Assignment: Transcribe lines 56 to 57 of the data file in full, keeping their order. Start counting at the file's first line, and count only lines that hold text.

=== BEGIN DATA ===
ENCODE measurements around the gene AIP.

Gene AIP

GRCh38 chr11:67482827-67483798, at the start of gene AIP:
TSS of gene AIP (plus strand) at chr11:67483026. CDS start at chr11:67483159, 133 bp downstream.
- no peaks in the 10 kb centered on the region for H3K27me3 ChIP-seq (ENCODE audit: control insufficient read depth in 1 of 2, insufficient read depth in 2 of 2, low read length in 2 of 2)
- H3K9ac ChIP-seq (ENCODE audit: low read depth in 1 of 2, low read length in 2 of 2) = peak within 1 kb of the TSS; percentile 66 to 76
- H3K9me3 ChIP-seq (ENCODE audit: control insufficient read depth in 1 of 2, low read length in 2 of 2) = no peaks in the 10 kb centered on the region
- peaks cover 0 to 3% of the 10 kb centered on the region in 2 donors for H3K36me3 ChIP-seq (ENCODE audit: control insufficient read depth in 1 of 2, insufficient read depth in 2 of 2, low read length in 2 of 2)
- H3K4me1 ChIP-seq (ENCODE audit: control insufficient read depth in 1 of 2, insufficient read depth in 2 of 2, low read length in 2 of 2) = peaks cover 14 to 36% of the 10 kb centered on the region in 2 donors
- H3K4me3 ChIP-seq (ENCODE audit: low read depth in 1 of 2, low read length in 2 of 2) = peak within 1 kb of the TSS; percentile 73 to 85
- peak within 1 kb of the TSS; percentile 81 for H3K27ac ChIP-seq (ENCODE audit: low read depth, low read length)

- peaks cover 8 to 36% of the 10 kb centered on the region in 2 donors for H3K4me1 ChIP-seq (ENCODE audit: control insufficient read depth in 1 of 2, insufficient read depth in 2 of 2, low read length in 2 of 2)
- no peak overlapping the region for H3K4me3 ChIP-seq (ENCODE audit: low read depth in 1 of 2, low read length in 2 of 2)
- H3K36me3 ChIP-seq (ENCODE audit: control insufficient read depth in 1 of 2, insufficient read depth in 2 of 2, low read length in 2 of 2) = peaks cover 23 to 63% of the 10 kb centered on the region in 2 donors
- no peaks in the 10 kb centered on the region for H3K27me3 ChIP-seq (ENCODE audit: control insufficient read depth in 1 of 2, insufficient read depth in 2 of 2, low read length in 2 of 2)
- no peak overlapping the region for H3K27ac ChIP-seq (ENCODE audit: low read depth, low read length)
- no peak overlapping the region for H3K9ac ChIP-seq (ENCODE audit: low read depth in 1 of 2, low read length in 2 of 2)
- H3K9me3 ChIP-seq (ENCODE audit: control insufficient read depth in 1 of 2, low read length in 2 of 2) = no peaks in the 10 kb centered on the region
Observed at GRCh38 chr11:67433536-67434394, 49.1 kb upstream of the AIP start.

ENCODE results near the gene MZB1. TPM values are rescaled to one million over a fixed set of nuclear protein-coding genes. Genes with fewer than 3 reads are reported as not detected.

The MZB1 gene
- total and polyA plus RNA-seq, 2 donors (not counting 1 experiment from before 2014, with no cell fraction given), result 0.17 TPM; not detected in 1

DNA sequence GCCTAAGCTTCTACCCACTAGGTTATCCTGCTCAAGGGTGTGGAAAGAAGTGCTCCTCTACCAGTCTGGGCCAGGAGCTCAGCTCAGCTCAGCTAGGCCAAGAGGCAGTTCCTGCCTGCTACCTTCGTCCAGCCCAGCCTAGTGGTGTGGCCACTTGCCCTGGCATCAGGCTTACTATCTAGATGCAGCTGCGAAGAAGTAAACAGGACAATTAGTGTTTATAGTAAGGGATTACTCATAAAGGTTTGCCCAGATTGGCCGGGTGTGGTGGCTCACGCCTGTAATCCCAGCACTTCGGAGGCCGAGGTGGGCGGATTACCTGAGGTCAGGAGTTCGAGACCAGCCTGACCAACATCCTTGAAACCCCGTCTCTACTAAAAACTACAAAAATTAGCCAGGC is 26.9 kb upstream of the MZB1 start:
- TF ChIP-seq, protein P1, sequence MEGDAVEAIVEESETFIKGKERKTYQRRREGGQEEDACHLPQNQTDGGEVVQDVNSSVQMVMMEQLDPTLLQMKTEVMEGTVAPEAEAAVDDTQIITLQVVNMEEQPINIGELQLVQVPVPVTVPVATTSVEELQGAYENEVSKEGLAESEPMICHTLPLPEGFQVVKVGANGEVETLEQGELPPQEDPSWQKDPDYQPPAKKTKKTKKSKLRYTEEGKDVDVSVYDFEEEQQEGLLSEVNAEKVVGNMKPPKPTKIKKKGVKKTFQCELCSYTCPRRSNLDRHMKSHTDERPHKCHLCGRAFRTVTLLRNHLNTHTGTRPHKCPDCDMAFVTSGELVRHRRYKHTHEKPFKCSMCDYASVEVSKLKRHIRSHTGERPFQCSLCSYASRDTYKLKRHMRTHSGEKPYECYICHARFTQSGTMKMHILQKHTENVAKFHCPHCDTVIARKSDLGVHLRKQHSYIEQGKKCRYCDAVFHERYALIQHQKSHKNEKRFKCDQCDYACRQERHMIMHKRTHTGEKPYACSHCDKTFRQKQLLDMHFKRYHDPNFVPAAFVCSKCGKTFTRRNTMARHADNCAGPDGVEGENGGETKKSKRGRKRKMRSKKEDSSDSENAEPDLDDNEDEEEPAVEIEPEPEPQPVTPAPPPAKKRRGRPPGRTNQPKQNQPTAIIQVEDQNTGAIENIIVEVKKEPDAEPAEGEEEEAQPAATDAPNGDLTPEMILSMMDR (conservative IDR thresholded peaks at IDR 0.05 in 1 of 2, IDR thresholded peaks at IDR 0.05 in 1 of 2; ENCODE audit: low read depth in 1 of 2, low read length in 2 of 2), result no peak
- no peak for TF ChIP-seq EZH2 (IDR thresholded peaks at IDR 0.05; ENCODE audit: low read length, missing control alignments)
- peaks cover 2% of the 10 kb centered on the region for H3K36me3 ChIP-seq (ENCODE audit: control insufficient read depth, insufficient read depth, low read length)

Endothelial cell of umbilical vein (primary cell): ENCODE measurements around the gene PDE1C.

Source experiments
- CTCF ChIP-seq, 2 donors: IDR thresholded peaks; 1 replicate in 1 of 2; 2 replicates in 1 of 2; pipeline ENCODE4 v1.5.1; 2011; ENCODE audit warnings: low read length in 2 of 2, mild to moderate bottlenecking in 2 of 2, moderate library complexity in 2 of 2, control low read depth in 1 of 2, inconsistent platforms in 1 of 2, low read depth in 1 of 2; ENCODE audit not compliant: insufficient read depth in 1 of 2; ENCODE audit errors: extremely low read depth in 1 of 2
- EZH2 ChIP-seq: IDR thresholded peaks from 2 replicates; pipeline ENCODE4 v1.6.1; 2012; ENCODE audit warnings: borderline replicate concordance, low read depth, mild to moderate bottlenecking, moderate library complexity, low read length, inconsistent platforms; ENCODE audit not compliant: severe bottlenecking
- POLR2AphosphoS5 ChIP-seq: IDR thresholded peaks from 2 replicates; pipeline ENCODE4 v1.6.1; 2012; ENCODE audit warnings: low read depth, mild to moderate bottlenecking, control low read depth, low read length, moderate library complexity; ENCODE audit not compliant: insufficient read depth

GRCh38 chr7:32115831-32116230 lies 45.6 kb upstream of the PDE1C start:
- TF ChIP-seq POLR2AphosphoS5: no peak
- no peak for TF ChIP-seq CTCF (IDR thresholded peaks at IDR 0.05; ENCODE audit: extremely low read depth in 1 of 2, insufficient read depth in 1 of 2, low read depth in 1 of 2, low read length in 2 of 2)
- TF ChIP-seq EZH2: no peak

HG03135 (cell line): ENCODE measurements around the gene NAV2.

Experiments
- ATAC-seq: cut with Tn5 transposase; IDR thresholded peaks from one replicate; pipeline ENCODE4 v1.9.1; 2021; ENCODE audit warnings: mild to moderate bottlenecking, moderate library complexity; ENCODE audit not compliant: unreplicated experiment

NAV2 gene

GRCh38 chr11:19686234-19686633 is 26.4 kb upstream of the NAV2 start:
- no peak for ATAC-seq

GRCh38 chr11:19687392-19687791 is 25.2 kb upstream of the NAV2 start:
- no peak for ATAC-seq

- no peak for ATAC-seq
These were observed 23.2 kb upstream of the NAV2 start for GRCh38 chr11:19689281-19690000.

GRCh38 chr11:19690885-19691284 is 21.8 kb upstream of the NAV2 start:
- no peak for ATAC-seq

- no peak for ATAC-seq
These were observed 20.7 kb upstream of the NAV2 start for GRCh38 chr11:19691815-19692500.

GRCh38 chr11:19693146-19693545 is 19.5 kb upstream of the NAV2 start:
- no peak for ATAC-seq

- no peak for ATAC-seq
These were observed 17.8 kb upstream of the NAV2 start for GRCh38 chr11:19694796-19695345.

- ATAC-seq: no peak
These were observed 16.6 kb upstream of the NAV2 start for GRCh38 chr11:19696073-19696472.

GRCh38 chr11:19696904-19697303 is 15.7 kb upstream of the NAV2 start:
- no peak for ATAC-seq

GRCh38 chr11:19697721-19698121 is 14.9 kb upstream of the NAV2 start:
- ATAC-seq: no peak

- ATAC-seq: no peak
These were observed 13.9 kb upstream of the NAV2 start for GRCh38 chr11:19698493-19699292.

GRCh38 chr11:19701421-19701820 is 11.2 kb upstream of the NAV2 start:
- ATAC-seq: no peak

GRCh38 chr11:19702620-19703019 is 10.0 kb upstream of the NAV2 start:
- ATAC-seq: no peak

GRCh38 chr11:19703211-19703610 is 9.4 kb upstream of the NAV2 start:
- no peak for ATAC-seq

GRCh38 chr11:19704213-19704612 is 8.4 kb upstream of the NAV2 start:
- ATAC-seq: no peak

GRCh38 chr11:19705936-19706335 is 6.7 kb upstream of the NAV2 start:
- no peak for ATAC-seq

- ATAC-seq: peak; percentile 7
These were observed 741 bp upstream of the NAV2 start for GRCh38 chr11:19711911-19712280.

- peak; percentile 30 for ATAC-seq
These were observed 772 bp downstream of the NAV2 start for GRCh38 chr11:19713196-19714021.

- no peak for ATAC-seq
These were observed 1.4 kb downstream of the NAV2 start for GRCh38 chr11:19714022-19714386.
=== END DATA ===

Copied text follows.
GRCh38 chr11:19696904-19697303 is 15.7 kb upstream of the NAV2 start:
- no peak for ATAC-seq